Statement of the Facts Relating to the Case

Mr.  Anthony Berdinand, attending a football game at Lofty Way Stadium on the 23rd October, 2012, was subjected to threatening, abusive or insulting words or behavior or disorderly behavior and hereby the provisions of the Crime and Disorder Act 1998 were supposed to have been violated by Thomas Jerry, the accused.

After reviewing the substantive issues of the case, it can be recapitulated that the aggrieved party is entitled to seek punitive, compensatory and, hypothetically, benefit-of-the-bargain damages in the court of law (Beaman, 2010). Whilst the satisfaction of the punitive and compensatory claims is highly probable to take place, the court will be unwilling to rule in favor of the claimant as regards benefit-of-the-bargain damages. The game was broadcast on television and the alleged violation of the rights has been recorded and subsequently utilized as one of the major pieces of evidence in the criminal proceedings.

When the criminal trial was completed, the defendant was found not guilty and all the charges against him were dropped.  However, the claimant is still entitled to seek civil relief and to claim damages (Brinig, 2011).

Substantive Matters of the Case

As far as the satisfaction of the claims is concerned, first and foremost it is vital to prove that specific provisions of the law have been encroached upon. The second step is to prove that the allegedly aggrieved party was indeed damaged and that the declaration of damages was not nominal or declaratory. Considering the fact that the alleged misdeed took place in Great Britain, the case law of the English jurisdiction shall be applied to interpret the provisions of the law (Spetz, 1974).

Case Law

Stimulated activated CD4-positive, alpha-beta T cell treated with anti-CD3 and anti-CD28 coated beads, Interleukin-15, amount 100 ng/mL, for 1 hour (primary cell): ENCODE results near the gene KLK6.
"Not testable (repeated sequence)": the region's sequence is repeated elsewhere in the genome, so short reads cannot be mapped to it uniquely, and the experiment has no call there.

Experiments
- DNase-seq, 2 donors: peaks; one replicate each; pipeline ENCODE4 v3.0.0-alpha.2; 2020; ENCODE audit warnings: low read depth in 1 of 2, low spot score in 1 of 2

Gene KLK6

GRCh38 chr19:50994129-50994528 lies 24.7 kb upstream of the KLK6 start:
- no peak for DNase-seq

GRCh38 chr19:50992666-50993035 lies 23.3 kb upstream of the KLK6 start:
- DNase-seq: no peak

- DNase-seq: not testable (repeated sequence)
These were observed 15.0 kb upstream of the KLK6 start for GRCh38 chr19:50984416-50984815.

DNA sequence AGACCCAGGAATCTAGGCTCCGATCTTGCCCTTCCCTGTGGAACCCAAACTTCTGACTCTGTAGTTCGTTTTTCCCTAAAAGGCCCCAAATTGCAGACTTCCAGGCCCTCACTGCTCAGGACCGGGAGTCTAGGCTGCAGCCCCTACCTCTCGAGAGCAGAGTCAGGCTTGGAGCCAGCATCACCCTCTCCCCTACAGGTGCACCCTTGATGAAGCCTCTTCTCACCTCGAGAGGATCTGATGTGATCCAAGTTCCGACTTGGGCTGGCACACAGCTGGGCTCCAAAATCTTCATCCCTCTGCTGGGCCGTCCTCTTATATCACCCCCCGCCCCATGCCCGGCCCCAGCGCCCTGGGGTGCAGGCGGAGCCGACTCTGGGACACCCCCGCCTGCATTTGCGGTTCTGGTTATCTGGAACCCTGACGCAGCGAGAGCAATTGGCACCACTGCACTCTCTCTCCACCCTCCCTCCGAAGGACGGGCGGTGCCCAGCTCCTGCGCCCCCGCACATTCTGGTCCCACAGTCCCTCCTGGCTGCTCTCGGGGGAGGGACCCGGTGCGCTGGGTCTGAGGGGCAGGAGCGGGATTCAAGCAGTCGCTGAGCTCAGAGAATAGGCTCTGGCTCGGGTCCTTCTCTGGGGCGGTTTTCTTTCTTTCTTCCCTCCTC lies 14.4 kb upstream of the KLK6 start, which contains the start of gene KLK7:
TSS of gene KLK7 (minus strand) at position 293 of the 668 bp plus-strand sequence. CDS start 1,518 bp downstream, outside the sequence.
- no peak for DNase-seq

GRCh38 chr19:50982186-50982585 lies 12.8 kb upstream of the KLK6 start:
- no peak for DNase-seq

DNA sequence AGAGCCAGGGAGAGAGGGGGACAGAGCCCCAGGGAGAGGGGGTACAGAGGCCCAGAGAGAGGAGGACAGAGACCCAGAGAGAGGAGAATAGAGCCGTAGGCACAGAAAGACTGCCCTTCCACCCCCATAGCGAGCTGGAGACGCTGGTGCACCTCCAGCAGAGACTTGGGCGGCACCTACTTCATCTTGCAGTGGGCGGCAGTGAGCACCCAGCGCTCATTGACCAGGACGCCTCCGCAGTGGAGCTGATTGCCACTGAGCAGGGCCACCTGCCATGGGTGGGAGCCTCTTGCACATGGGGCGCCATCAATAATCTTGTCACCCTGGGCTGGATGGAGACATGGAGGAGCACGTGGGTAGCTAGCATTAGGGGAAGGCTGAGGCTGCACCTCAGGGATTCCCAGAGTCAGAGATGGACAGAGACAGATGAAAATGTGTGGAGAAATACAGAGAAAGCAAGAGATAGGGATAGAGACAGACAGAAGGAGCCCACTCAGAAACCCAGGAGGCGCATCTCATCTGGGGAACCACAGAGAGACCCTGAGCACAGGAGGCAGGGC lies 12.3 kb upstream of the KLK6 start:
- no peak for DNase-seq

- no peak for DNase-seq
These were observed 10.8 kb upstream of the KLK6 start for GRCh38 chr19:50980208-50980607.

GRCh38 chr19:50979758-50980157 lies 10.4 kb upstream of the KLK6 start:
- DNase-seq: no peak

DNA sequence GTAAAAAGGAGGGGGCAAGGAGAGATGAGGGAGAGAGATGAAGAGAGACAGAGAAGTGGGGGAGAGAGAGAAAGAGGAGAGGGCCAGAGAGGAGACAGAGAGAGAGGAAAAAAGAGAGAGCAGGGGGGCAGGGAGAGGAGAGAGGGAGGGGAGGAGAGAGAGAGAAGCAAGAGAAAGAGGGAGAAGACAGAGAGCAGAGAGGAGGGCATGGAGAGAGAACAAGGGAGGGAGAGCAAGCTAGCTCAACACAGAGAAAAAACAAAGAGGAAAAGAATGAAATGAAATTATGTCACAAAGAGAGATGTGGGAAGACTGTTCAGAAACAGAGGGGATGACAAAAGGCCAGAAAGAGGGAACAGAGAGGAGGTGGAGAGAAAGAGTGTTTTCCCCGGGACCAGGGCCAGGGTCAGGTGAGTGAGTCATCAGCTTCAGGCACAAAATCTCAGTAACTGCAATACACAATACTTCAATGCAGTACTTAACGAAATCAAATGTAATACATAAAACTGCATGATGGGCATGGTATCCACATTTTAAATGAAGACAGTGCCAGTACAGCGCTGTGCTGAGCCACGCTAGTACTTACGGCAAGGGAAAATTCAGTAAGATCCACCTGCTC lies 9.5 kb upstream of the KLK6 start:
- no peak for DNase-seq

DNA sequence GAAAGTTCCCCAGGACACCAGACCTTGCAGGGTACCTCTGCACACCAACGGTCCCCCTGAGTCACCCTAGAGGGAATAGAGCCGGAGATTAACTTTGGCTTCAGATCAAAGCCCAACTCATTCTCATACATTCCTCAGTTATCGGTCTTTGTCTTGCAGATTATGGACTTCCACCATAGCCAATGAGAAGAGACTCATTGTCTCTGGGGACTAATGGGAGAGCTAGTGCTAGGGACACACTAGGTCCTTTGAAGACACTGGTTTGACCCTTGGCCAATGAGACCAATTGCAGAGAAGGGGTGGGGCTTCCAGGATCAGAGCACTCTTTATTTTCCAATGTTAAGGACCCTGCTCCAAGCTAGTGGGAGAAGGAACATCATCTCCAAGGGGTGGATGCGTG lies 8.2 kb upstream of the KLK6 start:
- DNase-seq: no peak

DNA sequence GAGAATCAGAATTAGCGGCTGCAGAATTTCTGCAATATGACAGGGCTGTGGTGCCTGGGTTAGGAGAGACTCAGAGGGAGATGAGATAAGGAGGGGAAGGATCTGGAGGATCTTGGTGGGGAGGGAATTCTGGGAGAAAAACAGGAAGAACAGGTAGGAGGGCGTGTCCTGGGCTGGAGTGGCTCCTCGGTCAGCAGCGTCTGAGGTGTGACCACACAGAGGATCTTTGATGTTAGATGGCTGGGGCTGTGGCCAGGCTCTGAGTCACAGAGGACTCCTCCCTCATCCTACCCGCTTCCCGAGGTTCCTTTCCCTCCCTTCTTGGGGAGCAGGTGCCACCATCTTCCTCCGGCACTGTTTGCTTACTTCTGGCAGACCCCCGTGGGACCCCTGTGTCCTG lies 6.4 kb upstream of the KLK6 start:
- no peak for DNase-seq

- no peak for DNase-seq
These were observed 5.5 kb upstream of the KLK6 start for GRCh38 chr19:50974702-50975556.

The following cases serve as a framework for the subsequent proceedings of the claim in question.  In accordance with the amenability of the case, it will be tried by one of England’s magistrates’ courts by the judge who will explore both the matters of fact as well as matters of law (Behand, 2009).  The following case law supports the positions of the claimant and proves that the compensatory and punitive damages will be satisfied.

In Rena Weeks v. Baker & McKenzie, the court ruled in the favor of the plaintiff following the assumption that the personal unalienable rights of the employee have been violated. Although the lawsuit resulted from the employee-employer relations, the violation is similar.

Diana Du Bois v. 53 East 75th Street is the landmark case in the field of racism claims.  Providing that the person was deprived of the right to rent an accommodation on the basis of her geographical origin, the defendant was obliged to pay compensatory damages to the aggrieved party. Besides, the court of law ruled that the defendant is obliged to pay punitive damages to the claimant. In accordance with the ruling of the court, the payment was to be carried out due to the fact that the person suffered morally when she was called ‘negro’ (Brinig, 2011).

Harris v Digital Pulse Pty Ltd is one of the landmark employment-related cases. Although the case does not relate directly to the substantive matters of the present situation, it is used to construe the concept of discrimination. Resting on the assumptions and definition of that court ruling, it can be asserted that the behavior of the defendant in the present instance shall by all standards be classified as discrimination.

Grounds for the Appeal

Providing that the attorneys of the plaintiff proceed in accordance with the above-stated algorithm, it is reasonable to assume that the claim will be satisfied. Therefore, the appeal is likely to occur only if the procedural matters, such as the admissibility of evidence, are challenged by the respondent.

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